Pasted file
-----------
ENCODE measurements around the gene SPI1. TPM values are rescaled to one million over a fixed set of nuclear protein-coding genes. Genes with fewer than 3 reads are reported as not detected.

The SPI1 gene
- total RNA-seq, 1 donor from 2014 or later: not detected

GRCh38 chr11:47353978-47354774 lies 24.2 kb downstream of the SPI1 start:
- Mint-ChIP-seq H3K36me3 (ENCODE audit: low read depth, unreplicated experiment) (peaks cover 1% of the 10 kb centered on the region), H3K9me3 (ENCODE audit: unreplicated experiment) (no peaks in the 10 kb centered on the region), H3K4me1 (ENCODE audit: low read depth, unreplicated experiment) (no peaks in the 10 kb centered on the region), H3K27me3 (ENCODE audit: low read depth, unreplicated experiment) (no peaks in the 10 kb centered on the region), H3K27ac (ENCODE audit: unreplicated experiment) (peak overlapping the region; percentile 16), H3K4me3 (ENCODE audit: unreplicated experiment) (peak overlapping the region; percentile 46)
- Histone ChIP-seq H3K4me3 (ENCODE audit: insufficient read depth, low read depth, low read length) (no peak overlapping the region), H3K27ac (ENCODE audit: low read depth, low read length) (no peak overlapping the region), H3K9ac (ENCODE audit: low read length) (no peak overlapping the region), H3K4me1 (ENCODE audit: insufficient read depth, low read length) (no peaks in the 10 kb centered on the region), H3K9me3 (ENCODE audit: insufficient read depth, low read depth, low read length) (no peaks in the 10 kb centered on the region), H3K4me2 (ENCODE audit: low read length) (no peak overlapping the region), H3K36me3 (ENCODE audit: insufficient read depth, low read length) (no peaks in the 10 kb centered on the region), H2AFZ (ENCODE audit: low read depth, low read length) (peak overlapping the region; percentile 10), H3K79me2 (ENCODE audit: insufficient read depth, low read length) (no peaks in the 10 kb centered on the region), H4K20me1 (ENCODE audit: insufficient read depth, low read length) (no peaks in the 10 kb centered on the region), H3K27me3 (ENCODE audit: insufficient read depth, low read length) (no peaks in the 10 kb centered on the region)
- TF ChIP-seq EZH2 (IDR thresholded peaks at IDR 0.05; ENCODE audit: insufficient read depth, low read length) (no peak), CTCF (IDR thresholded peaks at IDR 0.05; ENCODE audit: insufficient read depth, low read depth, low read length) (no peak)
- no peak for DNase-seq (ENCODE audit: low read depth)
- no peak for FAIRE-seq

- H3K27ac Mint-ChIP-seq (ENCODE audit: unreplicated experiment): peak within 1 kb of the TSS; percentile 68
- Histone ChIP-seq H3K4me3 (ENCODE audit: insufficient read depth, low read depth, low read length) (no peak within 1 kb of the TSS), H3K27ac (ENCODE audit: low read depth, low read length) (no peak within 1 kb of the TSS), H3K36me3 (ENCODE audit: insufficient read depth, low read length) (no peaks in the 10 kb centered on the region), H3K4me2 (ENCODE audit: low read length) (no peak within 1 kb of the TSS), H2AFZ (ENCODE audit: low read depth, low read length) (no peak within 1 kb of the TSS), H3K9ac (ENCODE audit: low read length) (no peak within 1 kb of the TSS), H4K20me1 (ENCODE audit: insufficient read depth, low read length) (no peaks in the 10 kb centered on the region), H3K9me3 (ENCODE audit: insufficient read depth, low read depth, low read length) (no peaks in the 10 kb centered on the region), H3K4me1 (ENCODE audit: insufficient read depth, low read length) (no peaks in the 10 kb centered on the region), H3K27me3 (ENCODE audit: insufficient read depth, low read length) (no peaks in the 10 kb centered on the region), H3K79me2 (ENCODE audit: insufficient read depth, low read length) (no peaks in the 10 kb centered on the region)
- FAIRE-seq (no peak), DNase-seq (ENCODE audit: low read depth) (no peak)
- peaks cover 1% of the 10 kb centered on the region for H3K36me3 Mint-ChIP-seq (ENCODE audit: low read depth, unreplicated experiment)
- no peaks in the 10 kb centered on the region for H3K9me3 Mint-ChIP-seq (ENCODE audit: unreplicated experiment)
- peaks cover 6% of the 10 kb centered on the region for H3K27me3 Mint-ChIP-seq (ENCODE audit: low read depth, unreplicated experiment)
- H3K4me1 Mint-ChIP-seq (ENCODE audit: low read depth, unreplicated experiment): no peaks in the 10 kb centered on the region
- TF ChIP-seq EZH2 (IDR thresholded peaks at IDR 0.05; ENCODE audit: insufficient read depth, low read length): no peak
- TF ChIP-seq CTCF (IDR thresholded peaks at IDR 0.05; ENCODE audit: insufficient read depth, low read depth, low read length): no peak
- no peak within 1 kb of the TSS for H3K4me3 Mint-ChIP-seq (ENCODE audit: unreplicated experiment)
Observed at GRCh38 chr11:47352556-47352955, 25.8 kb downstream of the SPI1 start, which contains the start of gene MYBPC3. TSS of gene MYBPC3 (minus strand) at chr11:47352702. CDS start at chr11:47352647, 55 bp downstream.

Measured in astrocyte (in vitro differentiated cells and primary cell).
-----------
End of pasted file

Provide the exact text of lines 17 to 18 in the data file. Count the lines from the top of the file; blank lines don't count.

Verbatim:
- TF ChIP-seq EZH2 (IDR thresholded peaks at IDR 0.05; ENCODE audit: insufficient read depth, low read length): no peak
- TF ChIP-seq CTCF (IDR thresholded peaks at IDR 0.05; ENCODE audit: insufficient read depth, low read depth, low read length): no peak